Christian critic calls young-earth creationism “laughable and dangerous”



K.S. from the USA wrote in to register his disagreement with CMI’s views on Genesis as real history, and our claims about scientific support. His letter is reproduced in red, with a response given by CMI’s Keaton Halley in black.

Hi K.S.,

Respectfully, I’m not sure what you hoped to accomplish with this message. You wrote in to criticize us and express your own views, but what you’ve said suggests you are not all that familiar with our perspective, as we have long ago addressed many of your concerns, and you didn’t attempt to respond to our arguments. I’d encourage you to read more of what we have said, so the conversation can advance and we do not just repeat ourselves. Please see my responses interspersed below, where I’ll point you to some further reading.

I agree with most of what you say about Christ and his importance to our lives.

Great. Glad to hear it.

But I find your belief in Genesis as scientific fact to be both laughable and dangerous to true Christians. And the distorted logic and pseudo science you use to “prove” young Earth theory runs totally contrary to your statement about the Antikythera mechanism, and “the brilliance of humans,” to figure out complex matters.

These are fairly harsh criticisms. But we’ll see in your specific examples below whether you’ve provided examples of us distorting logic or advancing pseudoscience. As for the Antikythera mechanism and the ingenuity of ancient peoples, I don’t follow your logic. How does their cleverness contradict any argument for a universe that is thousands of years old rather than billions? There seems to be a hidden premise in this argument that I cannot identify. Care to spell it out? Or are you simply saying that ancient peoples were smart, while we young-earth creationists are dumb? If so, you are merely attacking us rather than addressing our arguments at this point, so I’ll proceed to your arguments to see if they really show our viewpoint to be “laughable”.

If the universe was only 6,000 years old, then the billions upon billions of galaxies and stars would be compressed into 6,000 light years—and the Earth would not even exist today since it would have been engulfed in a fireball of truly astronomical proportions. It would probably not have been created in the first place since the fireball would have prevented the formation of planets, let alone life.

This assumes that the only way for starlight to arrive on earth in 6,000 years would be to start with closer stars, and for the light to make its journey the same way secular astronomers assume. But creationists have proposed a whole variety of means by which starlight could have arrived quickly, even given vast distances of billions of light-years. See How can we see distant stars in a young universe? for some of these, and you can search creation.com as well as the websites of other creation organizations for other possibilities.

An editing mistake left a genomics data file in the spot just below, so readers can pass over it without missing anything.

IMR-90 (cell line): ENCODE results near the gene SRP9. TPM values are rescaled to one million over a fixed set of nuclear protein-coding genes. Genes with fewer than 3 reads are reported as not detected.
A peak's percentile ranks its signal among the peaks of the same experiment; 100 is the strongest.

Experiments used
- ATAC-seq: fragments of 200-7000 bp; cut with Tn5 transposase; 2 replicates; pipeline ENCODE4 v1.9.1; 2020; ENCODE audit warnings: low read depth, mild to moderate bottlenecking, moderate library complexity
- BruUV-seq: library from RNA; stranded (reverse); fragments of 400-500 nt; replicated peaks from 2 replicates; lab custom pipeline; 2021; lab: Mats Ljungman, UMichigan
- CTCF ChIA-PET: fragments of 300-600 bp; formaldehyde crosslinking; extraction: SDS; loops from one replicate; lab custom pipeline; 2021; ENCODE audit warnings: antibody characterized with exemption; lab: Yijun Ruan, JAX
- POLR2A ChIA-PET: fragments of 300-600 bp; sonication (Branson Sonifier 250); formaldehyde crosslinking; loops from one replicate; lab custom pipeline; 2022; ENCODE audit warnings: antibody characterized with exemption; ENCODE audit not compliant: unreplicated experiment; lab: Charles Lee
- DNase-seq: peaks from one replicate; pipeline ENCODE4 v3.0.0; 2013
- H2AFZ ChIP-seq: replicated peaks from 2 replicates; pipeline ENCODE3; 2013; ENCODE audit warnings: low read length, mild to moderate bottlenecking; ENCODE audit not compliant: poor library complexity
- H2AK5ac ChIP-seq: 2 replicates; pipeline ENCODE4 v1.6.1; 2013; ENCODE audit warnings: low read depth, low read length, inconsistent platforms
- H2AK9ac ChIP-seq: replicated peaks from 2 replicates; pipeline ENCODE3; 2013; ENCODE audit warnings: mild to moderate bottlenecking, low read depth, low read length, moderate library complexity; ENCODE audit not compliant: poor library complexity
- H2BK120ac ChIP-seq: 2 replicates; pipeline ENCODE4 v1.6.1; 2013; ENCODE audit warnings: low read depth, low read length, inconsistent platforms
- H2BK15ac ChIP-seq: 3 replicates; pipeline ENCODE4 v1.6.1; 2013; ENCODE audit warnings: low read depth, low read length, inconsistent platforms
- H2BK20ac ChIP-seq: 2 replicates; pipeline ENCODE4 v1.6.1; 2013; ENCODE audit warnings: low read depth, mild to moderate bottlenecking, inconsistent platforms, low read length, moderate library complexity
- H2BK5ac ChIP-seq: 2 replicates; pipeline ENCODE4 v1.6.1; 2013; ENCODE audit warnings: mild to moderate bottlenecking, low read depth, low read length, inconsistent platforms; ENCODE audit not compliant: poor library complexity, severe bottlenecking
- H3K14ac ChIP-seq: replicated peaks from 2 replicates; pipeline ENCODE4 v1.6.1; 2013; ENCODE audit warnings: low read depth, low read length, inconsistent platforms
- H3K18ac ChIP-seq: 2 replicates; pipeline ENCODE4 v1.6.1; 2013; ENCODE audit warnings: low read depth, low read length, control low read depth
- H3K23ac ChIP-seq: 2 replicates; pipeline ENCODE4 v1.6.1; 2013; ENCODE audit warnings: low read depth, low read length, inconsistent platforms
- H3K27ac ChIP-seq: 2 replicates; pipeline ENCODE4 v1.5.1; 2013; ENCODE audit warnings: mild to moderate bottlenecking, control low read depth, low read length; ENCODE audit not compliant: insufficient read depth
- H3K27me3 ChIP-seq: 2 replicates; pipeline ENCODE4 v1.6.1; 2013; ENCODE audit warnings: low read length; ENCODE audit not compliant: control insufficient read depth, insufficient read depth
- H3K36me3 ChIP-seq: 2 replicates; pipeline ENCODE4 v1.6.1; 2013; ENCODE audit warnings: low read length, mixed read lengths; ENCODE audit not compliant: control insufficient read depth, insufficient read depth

If you don’t like any of the creationist solutions and insist that light can only traverse the same number of light-years as the number of elapsed years, then you would have to reject the big bang theory as well, since the big bang has its own light-travel-time problem. Secular astronomers have had to resort to fairly radical theories to overcome this and other challenges to the big bang.

Secondly, if you believe that Genesis is the word of God and the basis of all scientific and spiritual beliefs, you must also believe that the Egyptian Book of the Dead, the Epic of Gilgamesh and other ancient scriptures from the Middle East are also the definitive word of God, since they also contain similar stories to the Biblical accounts of the Creation, the flood, etc.

I’m sorry, but this does not follow at all. The similarities in the flood narratives and so forth obviously prove a common origin for those particular stories, which we acknowledge. But why can’t the Gilgamesh epic and others be a corruption of the original account, while Genesis preserves the truth? Nothing you’ve said rules out that option, which is in fact our view. There’s no Scriptural problem with the idea that Moses used earlier sources when he wrote Genesis. When the Bible claims to be God-breathed (2 Tim 3:16), it includes the idea that human beings were involved in the process, but God superintended this process so that they wrote down exactly what He wanted (2 Peter 1:20–21).